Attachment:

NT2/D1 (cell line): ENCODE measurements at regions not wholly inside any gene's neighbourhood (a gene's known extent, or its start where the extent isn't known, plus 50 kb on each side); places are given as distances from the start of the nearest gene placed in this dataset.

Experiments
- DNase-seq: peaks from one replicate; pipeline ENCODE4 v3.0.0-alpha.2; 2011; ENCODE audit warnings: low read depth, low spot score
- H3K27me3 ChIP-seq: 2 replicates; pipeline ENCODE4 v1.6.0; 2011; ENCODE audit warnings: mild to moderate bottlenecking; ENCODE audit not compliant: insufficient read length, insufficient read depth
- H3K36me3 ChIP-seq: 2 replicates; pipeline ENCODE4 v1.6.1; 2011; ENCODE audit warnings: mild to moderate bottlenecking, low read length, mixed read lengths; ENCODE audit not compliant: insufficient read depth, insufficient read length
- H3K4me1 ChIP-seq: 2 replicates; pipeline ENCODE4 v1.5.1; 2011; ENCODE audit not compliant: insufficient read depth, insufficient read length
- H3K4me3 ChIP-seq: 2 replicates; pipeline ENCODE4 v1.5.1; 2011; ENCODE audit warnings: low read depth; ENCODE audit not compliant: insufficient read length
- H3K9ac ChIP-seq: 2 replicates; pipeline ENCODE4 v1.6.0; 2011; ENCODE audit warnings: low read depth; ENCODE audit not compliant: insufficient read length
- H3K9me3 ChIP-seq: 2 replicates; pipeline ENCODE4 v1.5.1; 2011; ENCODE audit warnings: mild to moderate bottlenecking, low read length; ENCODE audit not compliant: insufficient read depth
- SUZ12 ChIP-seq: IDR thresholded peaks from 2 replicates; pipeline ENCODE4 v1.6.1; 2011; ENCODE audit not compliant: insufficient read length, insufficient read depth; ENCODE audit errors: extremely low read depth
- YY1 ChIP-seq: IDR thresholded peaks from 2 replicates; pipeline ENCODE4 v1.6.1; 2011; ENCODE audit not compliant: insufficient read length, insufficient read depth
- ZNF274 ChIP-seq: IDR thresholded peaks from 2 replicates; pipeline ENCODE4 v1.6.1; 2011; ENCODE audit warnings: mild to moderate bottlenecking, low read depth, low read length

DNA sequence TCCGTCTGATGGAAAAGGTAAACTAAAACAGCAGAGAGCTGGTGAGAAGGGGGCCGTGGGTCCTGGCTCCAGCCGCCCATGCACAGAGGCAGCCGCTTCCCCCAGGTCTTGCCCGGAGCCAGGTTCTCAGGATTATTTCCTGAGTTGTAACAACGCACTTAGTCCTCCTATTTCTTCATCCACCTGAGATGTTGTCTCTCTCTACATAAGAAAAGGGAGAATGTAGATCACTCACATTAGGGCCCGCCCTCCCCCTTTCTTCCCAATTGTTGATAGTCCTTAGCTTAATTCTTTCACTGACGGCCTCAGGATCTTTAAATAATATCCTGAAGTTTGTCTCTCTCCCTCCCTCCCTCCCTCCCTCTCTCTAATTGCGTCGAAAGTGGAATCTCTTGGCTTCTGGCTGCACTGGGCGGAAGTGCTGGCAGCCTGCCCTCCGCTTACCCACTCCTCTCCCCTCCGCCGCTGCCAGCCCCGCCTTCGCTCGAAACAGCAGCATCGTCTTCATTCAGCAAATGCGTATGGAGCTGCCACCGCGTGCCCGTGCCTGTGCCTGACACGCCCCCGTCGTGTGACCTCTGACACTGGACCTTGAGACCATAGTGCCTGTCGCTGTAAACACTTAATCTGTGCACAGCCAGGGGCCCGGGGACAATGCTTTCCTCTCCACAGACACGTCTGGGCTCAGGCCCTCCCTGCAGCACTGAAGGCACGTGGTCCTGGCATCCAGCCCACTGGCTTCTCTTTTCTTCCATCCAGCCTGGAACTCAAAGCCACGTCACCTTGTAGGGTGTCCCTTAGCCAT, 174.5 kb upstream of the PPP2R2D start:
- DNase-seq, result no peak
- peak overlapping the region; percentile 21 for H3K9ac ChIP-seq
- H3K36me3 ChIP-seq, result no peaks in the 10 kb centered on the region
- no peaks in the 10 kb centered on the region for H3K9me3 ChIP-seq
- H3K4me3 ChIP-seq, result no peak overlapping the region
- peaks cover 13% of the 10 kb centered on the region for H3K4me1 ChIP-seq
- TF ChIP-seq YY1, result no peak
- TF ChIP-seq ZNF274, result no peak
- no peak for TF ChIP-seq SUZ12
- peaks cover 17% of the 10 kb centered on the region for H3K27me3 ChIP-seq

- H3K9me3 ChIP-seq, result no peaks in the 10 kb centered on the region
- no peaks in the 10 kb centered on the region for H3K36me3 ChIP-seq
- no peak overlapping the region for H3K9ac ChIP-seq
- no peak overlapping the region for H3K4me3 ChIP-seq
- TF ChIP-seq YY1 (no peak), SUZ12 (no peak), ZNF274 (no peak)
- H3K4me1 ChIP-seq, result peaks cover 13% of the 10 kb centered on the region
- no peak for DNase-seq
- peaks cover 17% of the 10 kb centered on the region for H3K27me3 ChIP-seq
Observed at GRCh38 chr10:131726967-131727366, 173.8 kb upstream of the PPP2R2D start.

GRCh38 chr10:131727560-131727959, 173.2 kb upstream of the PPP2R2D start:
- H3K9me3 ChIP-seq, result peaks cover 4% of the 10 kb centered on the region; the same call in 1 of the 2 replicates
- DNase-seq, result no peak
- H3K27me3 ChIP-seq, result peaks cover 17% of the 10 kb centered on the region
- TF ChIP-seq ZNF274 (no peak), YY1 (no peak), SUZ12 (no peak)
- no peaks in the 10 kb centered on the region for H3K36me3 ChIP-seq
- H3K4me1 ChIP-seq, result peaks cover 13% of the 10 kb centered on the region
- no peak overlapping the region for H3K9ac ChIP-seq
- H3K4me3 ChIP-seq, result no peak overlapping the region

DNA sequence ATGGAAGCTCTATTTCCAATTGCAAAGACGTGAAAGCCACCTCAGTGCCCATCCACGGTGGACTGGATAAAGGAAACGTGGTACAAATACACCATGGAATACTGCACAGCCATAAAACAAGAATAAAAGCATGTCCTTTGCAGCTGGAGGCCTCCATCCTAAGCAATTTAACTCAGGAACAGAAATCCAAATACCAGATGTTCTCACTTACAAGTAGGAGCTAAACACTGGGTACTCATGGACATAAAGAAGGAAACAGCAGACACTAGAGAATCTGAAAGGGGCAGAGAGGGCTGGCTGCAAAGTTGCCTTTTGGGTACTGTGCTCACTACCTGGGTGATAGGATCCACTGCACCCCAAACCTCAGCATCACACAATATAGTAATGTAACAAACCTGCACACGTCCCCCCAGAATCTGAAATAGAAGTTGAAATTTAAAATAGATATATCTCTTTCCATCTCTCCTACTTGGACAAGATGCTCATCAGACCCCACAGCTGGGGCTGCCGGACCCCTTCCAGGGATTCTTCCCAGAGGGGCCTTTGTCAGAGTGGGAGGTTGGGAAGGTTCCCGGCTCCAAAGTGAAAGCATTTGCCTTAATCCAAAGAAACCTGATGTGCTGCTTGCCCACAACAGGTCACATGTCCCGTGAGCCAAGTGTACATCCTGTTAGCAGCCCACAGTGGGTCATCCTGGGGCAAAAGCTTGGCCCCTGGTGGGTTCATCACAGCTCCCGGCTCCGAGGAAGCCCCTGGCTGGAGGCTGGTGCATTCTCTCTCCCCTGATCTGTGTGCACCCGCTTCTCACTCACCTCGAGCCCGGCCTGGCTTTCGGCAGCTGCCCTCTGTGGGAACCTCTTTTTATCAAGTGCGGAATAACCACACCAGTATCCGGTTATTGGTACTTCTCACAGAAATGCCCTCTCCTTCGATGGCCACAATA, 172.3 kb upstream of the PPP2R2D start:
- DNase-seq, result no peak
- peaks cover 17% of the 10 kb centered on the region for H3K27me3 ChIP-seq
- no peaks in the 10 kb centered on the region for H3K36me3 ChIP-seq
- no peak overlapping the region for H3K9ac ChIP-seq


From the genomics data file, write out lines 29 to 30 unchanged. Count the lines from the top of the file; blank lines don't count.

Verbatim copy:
- H3K4me1 ChIP-seq, result peaks cover 13% of the 10 kb centered on the region
- no peak for DNase-seq